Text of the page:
Algorithms can help diagnose a growing range of health problems, but humans need to be trained to listen.
Nurse Dina Sarro didn’t know much about artificial intelligence when Duke University Hospital installed machine learning software to raise an alarm when a person was at risk of developing sepsis, a complication of infection that is the number one killer in US hospitals. The software, called Sepsis Watch, passed alerts from an algorithm Duke researchers had tuned with 32 million data points from past patients to the hospital’s team of rapid response nurses, co-led by Sarro.
But when nurses relayed those warnings to doctors, they sometimes encountered indifference or even suspicion. When docs questioned why the AI thought a patient needed extra attention, Sarro found herself in a tough spot. “I wouldn’t have a good answer because it’s based on an algorithm,” she says.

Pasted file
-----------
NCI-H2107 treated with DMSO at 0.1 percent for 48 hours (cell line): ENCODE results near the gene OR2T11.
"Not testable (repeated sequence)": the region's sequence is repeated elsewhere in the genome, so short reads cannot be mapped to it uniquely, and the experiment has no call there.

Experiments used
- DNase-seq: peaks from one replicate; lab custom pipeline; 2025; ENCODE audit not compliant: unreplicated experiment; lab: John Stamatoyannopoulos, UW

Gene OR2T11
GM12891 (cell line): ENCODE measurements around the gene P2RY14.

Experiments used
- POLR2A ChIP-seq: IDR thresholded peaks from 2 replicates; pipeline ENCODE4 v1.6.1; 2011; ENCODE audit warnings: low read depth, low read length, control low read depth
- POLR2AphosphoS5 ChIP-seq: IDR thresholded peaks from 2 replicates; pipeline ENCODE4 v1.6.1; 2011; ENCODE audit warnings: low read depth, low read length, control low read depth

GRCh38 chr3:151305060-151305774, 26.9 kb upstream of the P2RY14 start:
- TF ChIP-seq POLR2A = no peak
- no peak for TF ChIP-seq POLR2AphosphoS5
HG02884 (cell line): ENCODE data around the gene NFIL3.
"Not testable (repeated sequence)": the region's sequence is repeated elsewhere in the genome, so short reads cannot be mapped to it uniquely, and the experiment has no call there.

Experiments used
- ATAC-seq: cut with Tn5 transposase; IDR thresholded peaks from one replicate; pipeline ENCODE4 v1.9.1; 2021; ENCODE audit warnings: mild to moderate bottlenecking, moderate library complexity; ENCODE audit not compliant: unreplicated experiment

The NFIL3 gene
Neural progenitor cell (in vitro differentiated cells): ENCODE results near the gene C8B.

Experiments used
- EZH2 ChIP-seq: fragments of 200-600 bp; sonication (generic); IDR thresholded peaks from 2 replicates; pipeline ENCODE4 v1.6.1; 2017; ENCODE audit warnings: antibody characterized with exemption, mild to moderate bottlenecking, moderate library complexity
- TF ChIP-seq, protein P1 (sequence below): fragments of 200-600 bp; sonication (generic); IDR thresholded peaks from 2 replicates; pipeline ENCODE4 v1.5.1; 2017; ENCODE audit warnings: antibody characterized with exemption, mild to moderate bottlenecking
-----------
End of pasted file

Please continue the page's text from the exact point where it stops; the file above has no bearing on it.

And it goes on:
Sepsis Watch is still in use at Duke—in no small part thanks to Sarro and her fellow nurses reinventing themselves as AI diplomats skilled in smoothing over human-machine relations. They developed new workflows that helped make the algorithm’s squawks more acceptable to people.
A new report from think tank Data & Society calls this an example of the “repair work” that often needs to accompany disruptive advances in technology. Coauthor Madeleine Clare Elish says that vital contributions from people on the frontline like Sarro are often overlooked. “These things are going to fail when the only resources are put towards the technology itself,” she says.
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